THE OLIVE FAIRY BOOK - online childrens book

A Collection of Illustrated classic fairy tales for children by Andrew Lang

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230             THE STOEY OF ZOULVISIA
Now, since the young man had entered the three huts on his way through the forest, not a morning had passed without the sons of the three fairies examining the scissors, the razor and the mirror, which the young king had left them. Hitherto the surfaces of all three things had been bright and undimmed, but on this particular morning, when they took them out as usual, drops of blood stood on the razor and the scissors, while the little mirror was clouded over.
' Something terrible must have happened to our little brother,' they whispered to each other, with awe­struck faces; ' we must hasten to his rescue ere it be too late.' And putting on their magic slippers they started for the palace.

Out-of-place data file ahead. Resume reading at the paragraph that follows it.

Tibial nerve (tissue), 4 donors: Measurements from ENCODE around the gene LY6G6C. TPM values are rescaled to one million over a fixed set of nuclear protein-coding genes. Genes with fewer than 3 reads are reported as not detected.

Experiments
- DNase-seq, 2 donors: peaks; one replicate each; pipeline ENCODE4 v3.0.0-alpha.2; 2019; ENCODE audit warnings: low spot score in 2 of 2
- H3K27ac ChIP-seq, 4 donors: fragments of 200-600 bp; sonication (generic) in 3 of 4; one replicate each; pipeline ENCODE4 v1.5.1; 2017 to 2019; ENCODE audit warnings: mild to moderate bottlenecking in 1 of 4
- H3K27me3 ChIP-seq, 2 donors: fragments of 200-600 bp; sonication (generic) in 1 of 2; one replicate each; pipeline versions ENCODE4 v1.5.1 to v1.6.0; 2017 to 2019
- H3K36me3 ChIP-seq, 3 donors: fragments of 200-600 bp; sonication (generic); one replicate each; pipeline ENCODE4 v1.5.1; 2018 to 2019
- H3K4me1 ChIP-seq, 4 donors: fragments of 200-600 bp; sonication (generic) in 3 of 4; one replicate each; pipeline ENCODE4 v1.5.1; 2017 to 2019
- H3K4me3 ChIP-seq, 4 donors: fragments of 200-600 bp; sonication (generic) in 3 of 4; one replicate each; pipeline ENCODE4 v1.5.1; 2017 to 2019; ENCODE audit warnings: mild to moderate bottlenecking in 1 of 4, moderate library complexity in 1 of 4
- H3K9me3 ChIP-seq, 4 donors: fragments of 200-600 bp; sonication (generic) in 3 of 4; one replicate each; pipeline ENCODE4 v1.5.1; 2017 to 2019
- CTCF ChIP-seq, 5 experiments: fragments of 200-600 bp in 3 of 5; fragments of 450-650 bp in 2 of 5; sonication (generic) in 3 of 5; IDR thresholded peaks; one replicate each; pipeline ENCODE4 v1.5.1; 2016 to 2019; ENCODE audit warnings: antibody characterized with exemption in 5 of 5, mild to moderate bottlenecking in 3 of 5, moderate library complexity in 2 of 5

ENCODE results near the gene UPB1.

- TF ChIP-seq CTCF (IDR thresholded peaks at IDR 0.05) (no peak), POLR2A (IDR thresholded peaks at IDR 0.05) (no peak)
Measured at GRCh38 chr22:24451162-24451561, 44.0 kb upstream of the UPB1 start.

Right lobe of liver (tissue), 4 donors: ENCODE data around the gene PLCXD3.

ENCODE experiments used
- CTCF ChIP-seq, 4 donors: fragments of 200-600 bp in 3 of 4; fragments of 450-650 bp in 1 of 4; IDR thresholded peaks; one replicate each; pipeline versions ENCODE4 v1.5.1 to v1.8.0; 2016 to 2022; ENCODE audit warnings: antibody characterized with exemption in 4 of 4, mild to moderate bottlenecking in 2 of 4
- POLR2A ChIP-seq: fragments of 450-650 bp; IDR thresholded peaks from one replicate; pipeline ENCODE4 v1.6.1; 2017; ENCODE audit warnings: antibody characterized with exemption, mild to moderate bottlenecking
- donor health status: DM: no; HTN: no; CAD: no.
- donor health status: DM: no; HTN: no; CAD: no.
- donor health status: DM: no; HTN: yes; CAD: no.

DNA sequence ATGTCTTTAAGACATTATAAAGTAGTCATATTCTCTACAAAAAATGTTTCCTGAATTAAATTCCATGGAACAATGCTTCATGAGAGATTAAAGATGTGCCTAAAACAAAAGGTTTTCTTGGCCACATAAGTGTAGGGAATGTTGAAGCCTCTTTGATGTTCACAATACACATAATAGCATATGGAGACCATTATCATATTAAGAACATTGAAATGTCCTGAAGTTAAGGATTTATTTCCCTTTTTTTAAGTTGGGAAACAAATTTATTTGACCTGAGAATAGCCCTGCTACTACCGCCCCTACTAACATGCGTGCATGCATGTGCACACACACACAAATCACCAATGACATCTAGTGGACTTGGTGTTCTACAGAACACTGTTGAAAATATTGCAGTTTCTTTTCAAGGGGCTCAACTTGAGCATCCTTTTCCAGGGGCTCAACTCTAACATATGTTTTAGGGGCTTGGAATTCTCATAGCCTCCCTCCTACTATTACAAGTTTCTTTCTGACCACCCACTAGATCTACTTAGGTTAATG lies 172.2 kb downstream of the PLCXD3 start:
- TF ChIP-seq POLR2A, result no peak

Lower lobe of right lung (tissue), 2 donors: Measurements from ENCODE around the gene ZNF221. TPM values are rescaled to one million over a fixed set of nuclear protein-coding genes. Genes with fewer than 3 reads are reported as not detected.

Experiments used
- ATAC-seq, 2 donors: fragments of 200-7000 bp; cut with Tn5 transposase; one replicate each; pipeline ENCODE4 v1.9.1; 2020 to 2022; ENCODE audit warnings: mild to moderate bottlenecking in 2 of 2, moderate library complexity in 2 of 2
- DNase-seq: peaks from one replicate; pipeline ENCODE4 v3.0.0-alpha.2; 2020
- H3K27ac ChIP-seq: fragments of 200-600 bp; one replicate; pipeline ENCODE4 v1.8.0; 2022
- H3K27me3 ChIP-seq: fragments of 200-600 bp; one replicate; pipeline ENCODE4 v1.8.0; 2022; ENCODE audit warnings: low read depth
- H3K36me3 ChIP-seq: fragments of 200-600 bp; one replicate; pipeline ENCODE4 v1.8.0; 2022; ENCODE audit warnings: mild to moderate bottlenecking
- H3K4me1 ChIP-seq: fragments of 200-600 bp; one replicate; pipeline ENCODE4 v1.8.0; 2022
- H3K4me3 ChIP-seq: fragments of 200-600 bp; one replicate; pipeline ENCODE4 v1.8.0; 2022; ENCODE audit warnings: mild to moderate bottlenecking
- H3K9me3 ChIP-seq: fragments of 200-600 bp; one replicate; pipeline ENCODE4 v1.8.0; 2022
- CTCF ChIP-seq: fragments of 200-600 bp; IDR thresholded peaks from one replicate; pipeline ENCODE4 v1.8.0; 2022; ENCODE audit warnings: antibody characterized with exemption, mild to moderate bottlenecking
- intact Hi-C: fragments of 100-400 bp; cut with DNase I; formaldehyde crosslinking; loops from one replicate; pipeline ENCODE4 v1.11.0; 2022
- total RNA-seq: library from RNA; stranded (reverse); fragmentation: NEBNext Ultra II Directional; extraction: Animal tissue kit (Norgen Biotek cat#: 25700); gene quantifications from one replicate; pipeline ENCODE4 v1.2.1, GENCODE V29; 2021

The servants greeted them eagerly, ready to pour forth all they knew, but that was not much; only that the sabre had vanished, none knew where. The new­comers passed the whole of the day in searching for it, but it could not be found, and when night closed in, they were very tired and hungry. But how were they to get food ? The king had not hunted that day, and there was nothing for them to eat. The little men were in despair, when a ray of the moon suddenly lit up the river beneath the walls.
' How stupid! Of course there are fish to catch,' cried they; and running down to the bank they soon succeeded in landing some fine fish, which they cooked on the spot. Then they felt better, and began to look about them.
Further out, in the middle of the stream, there was a strange splashing, and by-and-by the body of a huge fish appeared, turning and twisting as if in pain. The eyes of all the brothers were fixed on the spot, when the fish leapt in the air, and a bright gleam flashed through the night. ' The sabre !' they shouted, and plunged into the stream, and with a sharp tug, pulled out the sword, while the fish lay on the water, exhausted by its struggles.
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